My father-in-law pleaded with the authorities that this was not for use in Gujarat and it was meant for consumption in Mumbai… unsurprisingly, the airport staff didn’t buy that argument and insisted that he would have to discard the bottles.

After several rounds of back and forth, my father-in-law realised that they aren’t going to allow him to take it. Which is when he did a radical thing.

Instead of leaving it with the airport staff, he opened the two bottles, walked over to a section of the waiting room with a plant bed and then… proceeded to empty the two expensive Scotch bottles into the soil.

His message: If I can’t have it, neither can you.

The scene was witnessed by several passengers in that waiting room… who, on seeing this action, broke into spontaneous applause.

“That was the kind of person your father-in-law was”, concluded Jay, with a flourish.

The next time you have family or close friends coming over for a special occasion – especially the birthday or anniversary of an elderly person – try and gently steer the conversation to old memories and stories.

You’ll be pleasantly surprised by what you can unearth.

2. Look for surprising incidents

Often when we are asked to share our memories about a person, we struggle to remember interesting stuff.

Mostly, our responses tend to be: “Oh, he was very determined”, or “She always loved to lead since a young age”. But these are vague, abstract memories that don’t make for interesting conversation.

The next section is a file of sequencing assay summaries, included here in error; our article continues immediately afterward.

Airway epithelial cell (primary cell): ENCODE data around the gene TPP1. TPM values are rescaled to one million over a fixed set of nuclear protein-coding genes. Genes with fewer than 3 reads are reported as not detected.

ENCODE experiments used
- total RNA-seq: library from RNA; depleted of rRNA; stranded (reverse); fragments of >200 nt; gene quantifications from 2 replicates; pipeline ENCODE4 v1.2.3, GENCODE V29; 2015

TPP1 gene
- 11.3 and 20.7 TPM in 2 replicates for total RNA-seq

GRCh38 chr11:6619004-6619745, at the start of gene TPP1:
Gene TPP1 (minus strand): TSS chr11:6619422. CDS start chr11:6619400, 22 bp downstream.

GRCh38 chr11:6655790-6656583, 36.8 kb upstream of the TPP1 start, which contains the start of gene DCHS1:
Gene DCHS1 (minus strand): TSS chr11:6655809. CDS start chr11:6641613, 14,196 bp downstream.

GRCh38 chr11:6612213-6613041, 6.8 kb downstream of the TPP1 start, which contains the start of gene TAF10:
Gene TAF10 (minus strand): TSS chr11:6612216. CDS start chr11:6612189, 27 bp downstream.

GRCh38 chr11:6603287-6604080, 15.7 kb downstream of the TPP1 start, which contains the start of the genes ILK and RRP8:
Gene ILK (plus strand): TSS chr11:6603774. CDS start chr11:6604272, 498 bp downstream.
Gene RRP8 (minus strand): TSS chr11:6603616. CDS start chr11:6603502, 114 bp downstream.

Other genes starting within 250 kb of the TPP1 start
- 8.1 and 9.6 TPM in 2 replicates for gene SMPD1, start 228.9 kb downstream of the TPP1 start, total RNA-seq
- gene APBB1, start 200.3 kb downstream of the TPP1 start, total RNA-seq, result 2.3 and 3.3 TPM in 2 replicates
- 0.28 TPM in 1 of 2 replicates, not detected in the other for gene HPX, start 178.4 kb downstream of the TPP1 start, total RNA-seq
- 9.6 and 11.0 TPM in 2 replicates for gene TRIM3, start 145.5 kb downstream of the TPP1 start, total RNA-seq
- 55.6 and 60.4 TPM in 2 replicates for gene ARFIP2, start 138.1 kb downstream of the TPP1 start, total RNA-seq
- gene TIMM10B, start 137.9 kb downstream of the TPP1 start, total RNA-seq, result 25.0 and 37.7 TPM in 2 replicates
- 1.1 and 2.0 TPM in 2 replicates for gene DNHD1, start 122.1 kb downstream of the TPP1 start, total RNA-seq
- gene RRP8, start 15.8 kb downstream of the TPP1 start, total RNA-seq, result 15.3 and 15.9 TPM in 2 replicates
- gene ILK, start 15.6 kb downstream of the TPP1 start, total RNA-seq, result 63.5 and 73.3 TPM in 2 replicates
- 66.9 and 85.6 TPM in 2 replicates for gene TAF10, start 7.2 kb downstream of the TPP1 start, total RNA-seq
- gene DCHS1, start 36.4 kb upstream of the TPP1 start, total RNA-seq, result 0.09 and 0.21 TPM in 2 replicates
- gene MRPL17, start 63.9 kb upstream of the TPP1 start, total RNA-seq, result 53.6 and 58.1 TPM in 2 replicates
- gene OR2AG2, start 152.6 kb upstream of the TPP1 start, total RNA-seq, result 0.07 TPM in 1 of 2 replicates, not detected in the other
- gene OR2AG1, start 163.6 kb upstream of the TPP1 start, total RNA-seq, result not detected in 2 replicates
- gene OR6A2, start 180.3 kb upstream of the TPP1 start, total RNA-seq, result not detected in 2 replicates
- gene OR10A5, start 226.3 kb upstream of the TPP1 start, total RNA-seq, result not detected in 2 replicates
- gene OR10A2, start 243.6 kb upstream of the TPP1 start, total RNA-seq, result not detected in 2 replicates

You need to ‘show, not just tell’.

For which, I have a suggestion: look for surprising incidents.

Think of your recollections of any person under this 2×2 Event Memory matrix. On one axis you have frequency of the event: ‘routinely occurring’ on one end and ‘one-time’ on the other. On the other axis is the surprise quotient. Was the event surprising or was it regular/boring/on expected lines given the person’s character?

For instance, imagine someone who used to read a lot as a child. Here is the (entirely fictional) Event Memory matrix:

Don’t get me wrong – I don’t mean here that you should only go for category #4 above. The sharing of all types of memories can be fun. It’s just that – the more surprising and one-time your incident, the more interesting it is for the audience.

For instance, instead of telling that my ex-senior-colleague, Gopal Sarma was great at building client relationships, I had shared this surprising incident about him:

That was surprising and a one-time incident that ‘shows’ Gopal’s client relationship skills in an evocative manner.

As did the story of the Scotch bottles being emptied in front of a cheering crowd.

We all have these incidents stored in our memories – all we need to do is ask the right questions and trigger them.

Which brings me to the next one. How do we remember them ourselves?

3. Have a system for noting down surprising incidents

Our memories are funny – they get triggered with random events out of nowhere, but in front of the right audience at the right time, they go blank.

Which is why its important to have a note-taking system to ensure you don’t leave story-sharing to the vagaries of your mental hard-disk.

I have two broad systems that I use:

  • Evernote: I have a Notebook called ‘Stories from work and life’ where I quickly jot down any random memory that flashes in my mind. Most of the stories from my ’40StoriesAt40′ ebook came from this Evernote notebook.
  • Google Sheet: I have a dedicated sheet for chronicling our kids antics. These are not proper stories always – they may just be a funny quip or new trick that the little tykes did. I find recording such incidents on a Google sheet (with the date) easier than opening a new note on Evernote.

Anyway, it doesn’t matter what system you use – just use one that works for you.

And if you worry about not having done something like this so far, remember the saying: The best time to plant a tree was 20 years ago. The next best time is now.